Updated: May 18, 2022
As believers we should not live under the shadow of the Covid-19 pandemic, but in the shadow of the Almighty God whom we serve. Our challenge to-date has not been the declining numbers of international students or seeing the students we are working with graduate and leave. Rather, the challenge has been in waiting on the Lord - quietly listening and seeking wisdom for the present and the future. When we see the activities we relied on to engage with international students halted, and Bible studies and activities we used to build responsive students declining, can we say that we really understand God’s purposes? No, we can’t - but we are not alone in this. What we can say is that the initial novelty of moving ministry online has worn off. We have craved face-to-face meetings with those God had called us to minister amongst, but who have been prevented from returning to our campuses, and our regular relied upon activities have been rendered ineffective.
Wow! It’s been a challenge being a missionary and not being able to go and engage with those one believes one has been called to, and sent amongst. These two years of pandemic have shown us a lot, but now we have the prospect of the New Zealand border reopening and international student numbers returning. The question we must face is this: what have we learned in the interim that might contribute to us being better missionaries in this context in the future? We need to look back and learn as we move forward.
What we have learnt in the past two years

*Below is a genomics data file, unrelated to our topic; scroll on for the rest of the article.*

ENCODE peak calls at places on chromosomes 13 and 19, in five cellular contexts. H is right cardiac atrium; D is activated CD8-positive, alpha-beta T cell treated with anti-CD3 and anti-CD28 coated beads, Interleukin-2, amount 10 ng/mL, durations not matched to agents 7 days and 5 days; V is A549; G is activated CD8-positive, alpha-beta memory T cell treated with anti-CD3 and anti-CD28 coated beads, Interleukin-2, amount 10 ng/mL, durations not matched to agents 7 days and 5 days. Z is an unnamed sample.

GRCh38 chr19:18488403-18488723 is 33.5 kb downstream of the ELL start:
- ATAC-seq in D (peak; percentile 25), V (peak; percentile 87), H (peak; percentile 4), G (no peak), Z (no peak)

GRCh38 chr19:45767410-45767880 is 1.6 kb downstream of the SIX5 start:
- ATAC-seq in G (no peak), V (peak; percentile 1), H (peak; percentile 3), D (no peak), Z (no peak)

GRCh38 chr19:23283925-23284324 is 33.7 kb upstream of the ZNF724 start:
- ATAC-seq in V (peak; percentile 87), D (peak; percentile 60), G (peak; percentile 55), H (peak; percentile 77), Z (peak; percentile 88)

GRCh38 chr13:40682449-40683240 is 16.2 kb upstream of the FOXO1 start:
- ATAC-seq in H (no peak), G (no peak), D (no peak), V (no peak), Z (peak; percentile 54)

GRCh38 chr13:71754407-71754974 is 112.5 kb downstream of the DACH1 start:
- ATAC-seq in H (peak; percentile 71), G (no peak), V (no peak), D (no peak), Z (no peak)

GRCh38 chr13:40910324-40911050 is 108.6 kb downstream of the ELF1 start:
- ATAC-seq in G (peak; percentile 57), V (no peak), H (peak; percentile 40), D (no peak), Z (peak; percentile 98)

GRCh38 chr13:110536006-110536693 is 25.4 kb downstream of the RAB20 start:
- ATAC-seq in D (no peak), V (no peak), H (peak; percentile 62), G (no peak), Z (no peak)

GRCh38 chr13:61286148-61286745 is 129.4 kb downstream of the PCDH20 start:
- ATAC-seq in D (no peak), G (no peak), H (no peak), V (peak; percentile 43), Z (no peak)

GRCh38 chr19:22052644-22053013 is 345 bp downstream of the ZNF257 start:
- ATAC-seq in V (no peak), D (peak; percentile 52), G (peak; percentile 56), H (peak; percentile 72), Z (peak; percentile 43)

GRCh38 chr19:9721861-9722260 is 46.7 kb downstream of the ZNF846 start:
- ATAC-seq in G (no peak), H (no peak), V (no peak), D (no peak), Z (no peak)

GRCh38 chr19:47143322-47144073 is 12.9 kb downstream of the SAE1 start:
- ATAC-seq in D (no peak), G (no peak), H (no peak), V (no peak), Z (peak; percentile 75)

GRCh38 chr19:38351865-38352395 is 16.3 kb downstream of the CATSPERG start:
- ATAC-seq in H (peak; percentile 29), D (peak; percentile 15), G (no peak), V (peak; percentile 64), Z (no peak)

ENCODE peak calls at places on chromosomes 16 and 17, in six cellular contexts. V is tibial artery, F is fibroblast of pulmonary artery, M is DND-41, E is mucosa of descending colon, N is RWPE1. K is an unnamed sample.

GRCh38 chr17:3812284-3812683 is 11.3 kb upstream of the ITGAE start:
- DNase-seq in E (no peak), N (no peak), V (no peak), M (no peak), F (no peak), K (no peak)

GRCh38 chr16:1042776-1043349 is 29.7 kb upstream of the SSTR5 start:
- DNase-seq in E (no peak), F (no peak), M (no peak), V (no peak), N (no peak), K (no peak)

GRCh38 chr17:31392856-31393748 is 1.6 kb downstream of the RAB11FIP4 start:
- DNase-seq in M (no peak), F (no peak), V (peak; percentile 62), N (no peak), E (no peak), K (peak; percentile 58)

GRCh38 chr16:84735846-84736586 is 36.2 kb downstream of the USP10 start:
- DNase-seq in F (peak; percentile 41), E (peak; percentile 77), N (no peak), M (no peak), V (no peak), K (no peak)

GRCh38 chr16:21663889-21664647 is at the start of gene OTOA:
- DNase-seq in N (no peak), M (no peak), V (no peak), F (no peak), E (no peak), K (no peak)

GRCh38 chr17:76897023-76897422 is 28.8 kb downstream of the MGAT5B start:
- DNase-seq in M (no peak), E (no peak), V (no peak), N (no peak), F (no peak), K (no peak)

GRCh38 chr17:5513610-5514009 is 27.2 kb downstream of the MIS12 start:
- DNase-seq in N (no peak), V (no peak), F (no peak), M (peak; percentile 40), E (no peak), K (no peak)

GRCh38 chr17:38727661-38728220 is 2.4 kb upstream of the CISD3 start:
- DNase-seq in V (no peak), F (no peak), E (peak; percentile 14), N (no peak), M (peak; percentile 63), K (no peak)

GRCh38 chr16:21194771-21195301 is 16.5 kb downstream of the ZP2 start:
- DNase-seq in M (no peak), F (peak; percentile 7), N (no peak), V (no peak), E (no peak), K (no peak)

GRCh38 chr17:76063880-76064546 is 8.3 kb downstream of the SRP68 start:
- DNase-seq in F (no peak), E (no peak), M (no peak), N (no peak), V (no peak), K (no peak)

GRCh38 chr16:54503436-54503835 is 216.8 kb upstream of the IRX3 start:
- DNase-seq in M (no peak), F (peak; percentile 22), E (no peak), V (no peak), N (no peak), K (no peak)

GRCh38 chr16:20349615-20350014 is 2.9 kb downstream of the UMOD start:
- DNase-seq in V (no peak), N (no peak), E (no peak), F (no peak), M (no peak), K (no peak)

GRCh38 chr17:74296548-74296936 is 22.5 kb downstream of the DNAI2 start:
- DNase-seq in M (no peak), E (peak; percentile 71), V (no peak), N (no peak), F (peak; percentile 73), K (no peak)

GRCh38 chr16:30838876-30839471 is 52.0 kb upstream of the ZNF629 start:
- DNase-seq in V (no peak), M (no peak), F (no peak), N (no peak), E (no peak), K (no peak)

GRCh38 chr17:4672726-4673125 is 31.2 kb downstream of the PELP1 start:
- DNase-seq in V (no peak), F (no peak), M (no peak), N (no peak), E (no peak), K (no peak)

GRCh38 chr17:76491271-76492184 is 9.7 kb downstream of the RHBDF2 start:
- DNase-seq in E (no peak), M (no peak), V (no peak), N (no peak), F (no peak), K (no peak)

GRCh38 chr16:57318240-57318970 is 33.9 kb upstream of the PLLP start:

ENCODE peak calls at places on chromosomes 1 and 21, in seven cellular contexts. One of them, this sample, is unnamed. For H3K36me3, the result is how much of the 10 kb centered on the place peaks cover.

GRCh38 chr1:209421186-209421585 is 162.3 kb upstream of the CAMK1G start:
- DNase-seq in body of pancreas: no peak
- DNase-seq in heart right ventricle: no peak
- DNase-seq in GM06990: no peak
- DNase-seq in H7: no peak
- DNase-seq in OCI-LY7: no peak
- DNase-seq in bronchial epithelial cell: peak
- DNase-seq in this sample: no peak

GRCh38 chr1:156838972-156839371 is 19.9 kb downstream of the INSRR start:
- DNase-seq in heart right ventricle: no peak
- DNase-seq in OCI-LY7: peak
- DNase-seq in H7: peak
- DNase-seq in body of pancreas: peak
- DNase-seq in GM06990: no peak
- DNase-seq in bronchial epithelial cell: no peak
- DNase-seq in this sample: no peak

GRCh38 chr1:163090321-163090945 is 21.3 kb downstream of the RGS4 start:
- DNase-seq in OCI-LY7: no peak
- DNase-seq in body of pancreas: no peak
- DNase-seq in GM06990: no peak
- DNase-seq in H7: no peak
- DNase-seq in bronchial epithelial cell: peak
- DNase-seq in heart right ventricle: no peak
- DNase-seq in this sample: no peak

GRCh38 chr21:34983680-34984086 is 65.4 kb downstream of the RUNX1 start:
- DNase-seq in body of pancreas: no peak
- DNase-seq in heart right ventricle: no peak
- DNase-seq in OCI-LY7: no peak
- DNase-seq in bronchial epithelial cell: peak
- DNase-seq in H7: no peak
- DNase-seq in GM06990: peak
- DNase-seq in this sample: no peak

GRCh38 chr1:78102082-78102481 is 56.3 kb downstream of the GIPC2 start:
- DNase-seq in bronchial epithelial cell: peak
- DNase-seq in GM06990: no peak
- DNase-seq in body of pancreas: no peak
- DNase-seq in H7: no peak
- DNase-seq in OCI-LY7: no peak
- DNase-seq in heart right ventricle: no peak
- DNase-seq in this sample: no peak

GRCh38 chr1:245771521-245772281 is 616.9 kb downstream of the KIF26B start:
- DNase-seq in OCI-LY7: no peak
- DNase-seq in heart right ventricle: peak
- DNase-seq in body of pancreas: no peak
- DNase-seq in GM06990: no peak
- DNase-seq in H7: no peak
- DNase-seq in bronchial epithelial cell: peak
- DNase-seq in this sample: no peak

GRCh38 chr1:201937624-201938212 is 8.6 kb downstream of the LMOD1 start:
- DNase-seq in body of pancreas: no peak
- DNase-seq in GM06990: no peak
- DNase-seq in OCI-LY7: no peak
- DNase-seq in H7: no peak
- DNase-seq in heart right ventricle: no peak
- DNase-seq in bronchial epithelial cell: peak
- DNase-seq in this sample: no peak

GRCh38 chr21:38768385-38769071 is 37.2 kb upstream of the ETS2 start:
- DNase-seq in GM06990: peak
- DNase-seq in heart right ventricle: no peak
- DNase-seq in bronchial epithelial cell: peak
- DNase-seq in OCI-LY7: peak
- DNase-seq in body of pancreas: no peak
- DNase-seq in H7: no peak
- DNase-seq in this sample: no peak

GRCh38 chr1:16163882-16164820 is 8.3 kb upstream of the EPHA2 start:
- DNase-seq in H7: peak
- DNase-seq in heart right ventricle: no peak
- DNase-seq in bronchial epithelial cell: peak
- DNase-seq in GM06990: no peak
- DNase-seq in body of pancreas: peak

Three clear areas of learning stand-out and have led to a pandemic sharpened focus:
The value of a disciple-making focus
The value of working in post-academic transitions: re-entry to home and transitioning to work in New Zealand
The value of review and rethinking how we will approach ministries in the future.
Disciple-making is at the heart of our work and relies on commitment to care and nurture new believers as they become life-long followers of Jesus (1 Thessalonians 2 v7,8). The pandemic sharpened that focus with small groups and one-to-one engagement our main activities and events. These have often occurred online, and this has helped us grow our skills in using online mediums. Having only a few new students has also benefitted our existing relationships and disciple-making.
The two-year gap in new student flow has freed up time and attention to support current students as they’ve grown, graduated and left. In the gap, we have been able to give more attention to assisting graduates move to the next stage of life - often helping them to find work here in New Zealand or in preparing them to re-enter their home countries and adjust to work and life there. Becoming more adept in the online space has assisted the support, encouragement and inclusion we have been able to provide. Many of our online Bible groups have encouraged graduates in their post-academic transition to work and life beyond study. Where needed, resources have been found and developed to assist our graduates in this transition and especially in finding work.
This time of pause has led us to review and reflect on the past and the future. It has not only been us who have done so, but the whole of the international education sector. Fortunately, the international education sector went through a significant process of reflection and review just before the pandemic hit, and came up with a future strategy or direction of travel for the sector: https://enz.govt.nz/assets/Uploads/International-Education-Strategy-2018-2030.pdf.
This strategy, with only a few minor adjustments was fit for purpose and has become a guiding document for the reset of international education in New Zealand.
Areas of improvement needed in International Education